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History of RMS Titanic

The Royal Mail Ship (RMS) Titanic was designed to be one of the greatest achievements of an era of prosperity, confidence, and propriety known as the Gilded Age. The transatlantic steamship business was intensely competitive as advances were made in ship design, size and speed. White Star Line, one of the industry leaders, focused on size and elegance rather than just speed. In 1907, White Star Line's managing director J. Bruce Ismay and Lord James Pirrie, chairman of White Star Line’s shipbuilder, Harland & Wolff, conceived of three magnificent steamships that would set a new standard for comfort, elegance, and safety. The first two were to be named Olympic and Titanic, the latter name chosen by Ismay to convey a sense of overwhelming size and strength. The third would be Britannic.

Building the Titanic

It took a year to design the first two ships. Construction of Olympic started in December 1908, followed by Titanic in March 1909. The Belfast shipyards of Harland & Wolff had to be redesigned to accommodate the immense projects, while White Star's pier in New York City had to be lengthened to enable the ships to dock. During the two years it took to complete Titanic's hull, publicity about the ship's magnificence made Titanic a legend before its first cruise. The "launch" of the completed steel hull on May 31, 1911 was heavily publicized.

The ship was then "fitted out," which involved construction of the ship's many facilities and systems, its elaborate woodwork, and elegant decor. As the date of Titanic’s maiden voyage approached, the completed Olympic suffered a collision and required extensive repairs, increasing the workload at Harland & Wolff, which was struggling to complete Titanic on schedule. Titanic's maiden voyage was delayed from March 20 to April 10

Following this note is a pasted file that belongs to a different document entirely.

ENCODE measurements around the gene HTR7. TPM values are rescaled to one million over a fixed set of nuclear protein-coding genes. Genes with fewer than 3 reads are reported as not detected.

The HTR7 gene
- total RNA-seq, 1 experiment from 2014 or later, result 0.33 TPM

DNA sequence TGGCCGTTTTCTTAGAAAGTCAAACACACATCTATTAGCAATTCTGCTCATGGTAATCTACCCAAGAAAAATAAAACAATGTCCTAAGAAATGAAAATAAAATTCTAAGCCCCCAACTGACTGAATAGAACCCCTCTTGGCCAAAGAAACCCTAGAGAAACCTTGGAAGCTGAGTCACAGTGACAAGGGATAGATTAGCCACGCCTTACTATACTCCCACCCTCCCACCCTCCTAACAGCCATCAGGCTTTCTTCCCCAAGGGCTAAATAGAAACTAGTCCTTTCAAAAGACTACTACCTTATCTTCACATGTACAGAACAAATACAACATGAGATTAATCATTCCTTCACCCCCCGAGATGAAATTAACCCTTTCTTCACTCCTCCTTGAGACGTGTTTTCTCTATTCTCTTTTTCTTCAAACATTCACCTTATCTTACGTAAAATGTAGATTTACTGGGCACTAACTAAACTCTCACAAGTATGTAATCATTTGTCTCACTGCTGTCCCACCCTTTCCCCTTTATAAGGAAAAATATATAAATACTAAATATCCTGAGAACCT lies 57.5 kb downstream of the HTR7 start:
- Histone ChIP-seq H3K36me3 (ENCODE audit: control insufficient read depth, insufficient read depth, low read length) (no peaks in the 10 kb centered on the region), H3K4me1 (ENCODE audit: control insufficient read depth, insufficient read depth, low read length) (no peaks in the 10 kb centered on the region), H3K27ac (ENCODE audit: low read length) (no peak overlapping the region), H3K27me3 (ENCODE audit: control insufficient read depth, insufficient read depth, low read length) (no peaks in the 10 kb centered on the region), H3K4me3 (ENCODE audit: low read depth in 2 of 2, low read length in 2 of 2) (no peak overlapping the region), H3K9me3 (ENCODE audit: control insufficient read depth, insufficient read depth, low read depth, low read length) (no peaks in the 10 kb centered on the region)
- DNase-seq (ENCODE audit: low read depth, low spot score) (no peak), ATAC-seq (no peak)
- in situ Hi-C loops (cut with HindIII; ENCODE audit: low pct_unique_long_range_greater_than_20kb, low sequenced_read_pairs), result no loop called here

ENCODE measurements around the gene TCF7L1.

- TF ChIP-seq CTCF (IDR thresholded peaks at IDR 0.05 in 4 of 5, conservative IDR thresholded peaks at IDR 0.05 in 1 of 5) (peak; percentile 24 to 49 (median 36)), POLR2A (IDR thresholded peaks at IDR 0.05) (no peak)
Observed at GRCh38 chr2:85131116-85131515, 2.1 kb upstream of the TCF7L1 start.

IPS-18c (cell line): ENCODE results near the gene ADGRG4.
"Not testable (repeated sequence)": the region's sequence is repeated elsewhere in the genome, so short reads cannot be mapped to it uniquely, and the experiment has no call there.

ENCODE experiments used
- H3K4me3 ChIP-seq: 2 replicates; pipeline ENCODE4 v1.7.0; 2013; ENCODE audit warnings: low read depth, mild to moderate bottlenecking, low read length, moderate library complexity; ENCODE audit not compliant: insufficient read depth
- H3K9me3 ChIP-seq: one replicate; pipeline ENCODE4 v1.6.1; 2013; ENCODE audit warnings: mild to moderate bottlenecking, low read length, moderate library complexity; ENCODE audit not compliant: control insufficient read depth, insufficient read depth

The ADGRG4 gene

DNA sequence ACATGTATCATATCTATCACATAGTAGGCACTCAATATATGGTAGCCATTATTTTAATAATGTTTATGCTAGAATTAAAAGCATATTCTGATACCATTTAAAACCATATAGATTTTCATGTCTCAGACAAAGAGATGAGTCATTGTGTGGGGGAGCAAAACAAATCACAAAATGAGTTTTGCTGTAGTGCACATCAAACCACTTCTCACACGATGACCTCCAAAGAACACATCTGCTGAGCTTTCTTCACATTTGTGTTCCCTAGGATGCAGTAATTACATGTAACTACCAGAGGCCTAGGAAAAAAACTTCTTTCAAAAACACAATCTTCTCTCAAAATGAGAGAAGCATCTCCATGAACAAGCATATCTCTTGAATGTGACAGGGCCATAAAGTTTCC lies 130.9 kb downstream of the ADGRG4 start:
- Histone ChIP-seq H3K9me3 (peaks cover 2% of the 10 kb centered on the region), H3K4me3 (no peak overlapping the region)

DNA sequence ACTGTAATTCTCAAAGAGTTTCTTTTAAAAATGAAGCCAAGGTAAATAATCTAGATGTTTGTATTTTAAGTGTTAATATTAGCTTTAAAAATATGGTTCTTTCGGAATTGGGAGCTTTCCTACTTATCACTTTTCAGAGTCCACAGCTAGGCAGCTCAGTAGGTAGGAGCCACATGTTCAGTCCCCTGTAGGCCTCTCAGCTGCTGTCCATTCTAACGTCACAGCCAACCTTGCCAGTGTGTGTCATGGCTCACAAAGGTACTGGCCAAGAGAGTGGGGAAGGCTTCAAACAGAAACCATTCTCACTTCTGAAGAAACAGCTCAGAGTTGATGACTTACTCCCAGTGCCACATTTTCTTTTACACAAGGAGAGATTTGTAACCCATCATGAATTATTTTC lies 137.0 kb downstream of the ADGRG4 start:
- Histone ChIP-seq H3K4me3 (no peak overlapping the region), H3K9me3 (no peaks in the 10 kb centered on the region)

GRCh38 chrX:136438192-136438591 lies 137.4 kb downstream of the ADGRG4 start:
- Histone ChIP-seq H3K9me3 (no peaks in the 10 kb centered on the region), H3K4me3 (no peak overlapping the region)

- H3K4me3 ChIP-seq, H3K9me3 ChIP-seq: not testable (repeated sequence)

About the ship

The Titanic was a massive ship—883 feet long, 92 feet wide, and displacing (or weighing) 52,310 long tons (a long ton is 2240 pounds). It was 175 feet tall from the keel to the top of the four stacks or funnels, almost 35 feet of which was below the waterline. The Titanic was taller above the water than most urban buildings of the time. There were three real smokestacks, with a fourth "dummy" stack added to increase the impression of its size and power and to vent smoke from the ship’s numerous galleys. At the time, Titanic was the largest ever movable man-made object.

While the ship itself was massive, it was also designed to be a symbol of modern safety technology. It had a double-hull of 1-inch thick steel plates and 16 water-tight compartments sealed by massive doors that could be instantly triggered by a single electric switch on the bridge, or automatically by electric water-sensors. The original design called for 32 lifeboats, but White Star Line thought the boat-deck would look cluttered and reduced the number to 16, for a total lifeboat capacity of 1,178. This capacity exceeded the current regulations requiring space for 962, even though Titanic was capable of carrying some 3,500 passengers and crew. The maiden voyage of the Titanic had more than 2,200 passengers and crew aboard. The press labeled the ship "unsinkable."

Accommodations